ALL EXHIBITIONS

Endless Nameless

03.10 – 09.11.2013

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Galerie Mikael Andersen is pleased to present the solo show Endless Nameless by German artist Fritz Bornstück. The opening is Thursday 3rd October 2013 from 5-7pm.

 

The exhibition…

 

“… does not run a straight course from beginning to end. It hunts; and in the hunting, it sometimes worries the same raccoon in different trees, or different raccoons in the same tree, or even what turns out to be no raccoon in any tree. It finds itself balking more than once at the same barrier and taking off on other trails. It drinks often from the same streams, and stumbles over some cruel country. And it counts not the kill but what is learned of the territory explored.”

                                                                                      Nelson Goodman

 

Fritz Bornstück would like to introduce his current solo show with this quote from the American philosopher, [Ways of Worldmaking, Hackett, 1978].

 

The exhibition presents new works by the artist in a range of different media. In his new works Bornstück takes what he calls ‘cultural leftovers’ such as fragments of images or other seemingly worthless scraps and rubbish that have a significant value for the artist. He then appropriates, translates and passes the works on for reinterpretation. For example, the artist took a video at Tempelhof airport of people watching the sunset. The file was damaged while being imported to the computer, which impacted almost the entire film. The pattern-like imagery created by this import-error became the source material for a video which reinterprets Kurt Cobain’s version of the Terrie Jacks song Seasons in the Sun, then remixed by DJ Hobby (the DJ name of Fritz Bornstück). The pixels of this video then became the source material for some of the oil paintings in the show. These paintings were in turn scanned and given to Raphael Hauber who reinterpreted them as textile patterns for bespoke furniture. The furniture is equipped with speakers from the inside, playing a soundtrack composed by Ernst Markus which was made in response to the works in the show.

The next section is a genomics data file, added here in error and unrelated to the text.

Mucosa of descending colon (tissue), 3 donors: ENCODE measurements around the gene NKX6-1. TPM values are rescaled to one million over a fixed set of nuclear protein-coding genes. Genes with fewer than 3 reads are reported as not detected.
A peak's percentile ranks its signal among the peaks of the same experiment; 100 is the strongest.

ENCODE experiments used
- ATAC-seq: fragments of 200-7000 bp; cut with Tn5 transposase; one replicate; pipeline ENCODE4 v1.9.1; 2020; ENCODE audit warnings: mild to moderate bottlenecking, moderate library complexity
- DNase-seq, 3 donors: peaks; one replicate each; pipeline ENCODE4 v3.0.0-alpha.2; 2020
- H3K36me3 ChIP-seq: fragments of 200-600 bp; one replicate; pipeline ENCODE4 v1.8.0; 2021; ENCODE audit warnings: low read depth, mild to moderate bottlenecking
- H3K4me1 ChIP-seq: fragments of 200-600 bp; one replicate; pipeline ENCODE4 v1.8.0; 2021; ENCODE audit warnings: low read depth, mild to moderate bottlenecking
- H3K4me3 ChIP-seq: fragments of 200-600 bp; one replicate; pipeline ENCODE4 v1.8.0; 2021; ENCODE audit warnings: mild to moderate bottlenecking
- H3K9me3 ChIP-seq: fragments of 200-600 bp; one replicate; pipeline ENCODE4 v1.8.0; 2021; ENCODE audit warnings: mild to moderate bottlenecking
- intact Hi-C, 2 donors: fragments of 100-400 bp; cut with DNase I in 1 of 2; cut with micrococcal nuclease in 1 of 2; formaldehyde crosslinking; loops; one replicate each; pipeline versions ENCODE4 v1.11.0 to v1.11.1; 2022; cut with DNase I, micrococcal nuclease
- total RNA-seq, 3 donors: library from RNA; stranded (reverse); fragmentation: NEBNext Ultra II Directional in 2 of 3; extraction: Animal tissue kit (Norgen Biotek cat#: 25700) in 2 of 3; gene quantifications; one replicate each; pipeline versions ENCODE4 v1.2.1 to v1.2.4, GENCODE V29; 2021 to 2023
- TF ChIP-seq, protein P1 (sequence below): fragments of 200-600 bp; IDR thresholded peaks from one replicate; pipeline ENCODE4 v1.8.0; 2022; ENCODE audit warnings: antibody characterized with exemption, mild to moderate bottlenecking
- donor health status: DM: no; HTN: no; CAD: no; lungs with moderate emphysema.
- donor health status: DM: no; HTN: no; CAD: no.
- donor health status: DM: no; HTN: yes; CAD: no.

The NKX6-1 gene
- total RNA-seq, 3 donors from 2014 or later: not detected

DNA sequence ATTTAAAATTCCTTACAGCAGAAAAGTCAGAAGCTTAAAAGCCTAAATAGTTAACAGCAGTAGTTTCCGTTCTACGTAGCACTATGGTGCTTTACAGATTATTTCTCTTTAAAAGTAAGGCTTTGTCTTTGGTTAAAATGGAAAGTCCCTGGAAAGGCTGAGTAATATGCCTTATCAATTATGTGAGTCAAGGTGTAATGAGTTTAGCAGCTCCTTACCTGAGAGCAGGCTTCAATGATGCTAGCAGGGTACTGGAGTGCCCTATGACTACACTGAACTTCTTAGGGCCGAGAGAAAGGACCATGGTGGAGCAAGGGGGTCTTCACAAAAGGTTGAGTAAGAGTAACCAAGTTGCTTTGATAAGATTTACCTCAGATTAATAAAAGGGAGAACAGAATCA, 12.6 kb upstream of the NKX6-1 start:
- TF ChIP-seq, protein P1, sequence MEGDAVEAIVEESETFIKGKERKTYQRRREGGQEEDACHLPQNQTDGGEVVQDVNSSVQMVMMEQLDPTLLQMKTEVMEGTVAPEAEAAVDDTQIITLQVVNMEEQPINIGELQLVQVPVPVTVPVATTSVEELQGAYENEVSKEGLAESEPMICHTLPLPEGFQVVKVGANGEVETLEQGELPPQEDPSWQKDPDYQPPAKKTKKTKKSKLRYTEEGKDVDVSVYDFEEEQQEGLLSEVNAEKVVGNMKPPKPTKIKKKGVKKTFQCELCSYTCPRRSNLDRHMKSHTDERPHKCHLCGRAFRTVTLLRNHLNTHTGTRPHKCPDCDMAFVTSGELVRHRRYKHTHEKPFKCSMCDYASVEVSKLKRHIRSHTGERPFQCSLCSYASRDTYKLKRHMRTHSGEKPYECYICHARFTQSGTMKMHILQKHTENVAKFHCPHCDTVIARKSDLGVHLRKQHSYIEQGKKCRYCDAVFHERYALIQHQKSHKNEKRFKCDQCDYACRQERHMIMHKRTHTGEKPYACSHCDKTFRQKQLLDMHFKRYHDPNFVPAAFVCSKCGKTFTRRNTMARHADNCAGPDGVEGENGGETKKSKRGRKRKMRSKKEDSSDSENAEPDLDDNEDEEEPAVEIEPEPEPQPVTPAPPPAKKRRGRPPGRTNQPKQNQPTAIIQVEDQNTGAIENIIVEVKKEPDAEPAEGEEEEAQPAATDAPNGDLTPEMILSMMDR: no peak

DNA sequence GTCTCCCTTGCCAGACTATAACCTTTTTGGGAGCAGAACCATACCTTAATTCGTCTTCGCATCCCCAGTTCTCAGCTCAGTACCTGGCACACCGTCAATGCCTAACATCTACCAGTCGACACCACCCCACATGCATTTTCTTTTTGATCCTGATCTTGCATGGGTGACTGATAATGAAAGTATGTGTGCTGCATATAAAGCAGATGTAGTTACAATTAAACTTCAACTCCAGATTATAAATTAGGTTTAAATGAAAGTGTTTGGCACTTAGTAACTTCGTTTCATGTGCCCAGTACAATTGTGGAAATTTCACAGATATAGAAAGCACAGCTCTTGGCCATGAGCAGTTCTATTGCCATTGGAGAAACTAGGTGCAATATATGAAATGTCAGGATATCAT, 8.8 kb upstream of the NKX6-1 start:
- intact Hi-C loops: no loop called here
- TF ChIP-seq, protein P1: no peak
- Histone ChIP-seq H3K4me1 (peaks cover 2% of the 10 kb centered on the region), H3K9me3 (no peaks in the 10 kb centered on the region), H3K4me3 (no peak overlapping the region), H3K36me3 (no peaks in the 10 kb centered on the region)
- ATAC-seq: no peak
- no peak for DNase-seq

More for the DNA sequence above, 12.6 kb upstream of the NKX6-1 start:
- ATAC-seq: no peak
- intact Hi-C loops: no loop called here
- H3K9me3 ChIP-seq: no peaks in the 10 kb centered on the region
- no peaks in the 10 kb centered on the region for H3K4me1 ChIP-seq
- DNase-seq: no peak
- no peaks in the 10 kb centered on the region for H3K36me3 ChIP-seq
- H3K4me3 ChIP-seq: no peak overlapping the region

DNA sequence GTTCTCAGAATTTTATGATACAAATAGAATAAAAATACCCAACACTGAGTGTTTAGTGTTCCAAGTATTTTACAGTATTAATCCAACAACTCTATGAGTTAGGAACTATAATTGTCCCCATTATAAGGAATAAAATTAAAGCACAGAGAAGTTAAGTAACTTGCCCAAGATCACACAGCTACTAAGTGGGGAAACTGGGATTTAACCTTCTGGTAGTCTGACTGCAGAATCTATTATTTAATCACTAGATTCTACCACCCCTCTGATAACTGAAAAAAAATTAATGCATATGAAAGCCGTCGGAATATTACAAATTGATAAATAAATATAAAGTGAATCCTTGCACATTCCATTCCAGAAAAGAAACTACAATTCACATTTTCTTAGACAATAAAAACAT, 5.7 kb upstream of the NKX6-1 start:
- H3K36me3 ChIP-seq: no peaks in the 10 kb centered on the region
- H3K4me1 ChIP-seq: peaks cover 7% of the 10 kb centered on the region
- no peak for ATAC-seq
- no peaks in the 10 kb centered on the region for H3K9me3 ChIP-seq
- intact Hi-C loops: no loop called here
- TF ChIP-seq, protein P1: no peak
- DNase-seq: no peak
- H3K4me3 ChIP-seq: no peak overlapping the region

This process of creating and reinterpreting was opened up in order to encourage collaboration and participation; it is a layered accumulation of paintings, objects and sounds that create an associative space for the viewer. The viewer is then invited to extend those thoughts and feelings evoked by the patterns and tender, melancholic colour palette.

 

“The minute something enters the world, it starts to wander. Fritz Bornstück addresses this in his work in many different ways. We see it in the way things get “stuck” to his paintings like flies to flypaper, because they were simply “there” close to the canvas – a kind of residue of the process or simply lived experience. We see it in the way principles of digital imagery, such as pixels, find their way into  an oil painting, emphasizing the inescapable rubbing-off of the “copy” on to the “original.” Things and people constantly interfere with Bornstück’s work, so they are never what they were supposed to be, which is of course already an impossibility from the outset, and perhaps not very interesting anyway – conversation is key.”

 

                                                                        Matthias Ussing Seeberg


Photo credits: Jan Søndergaard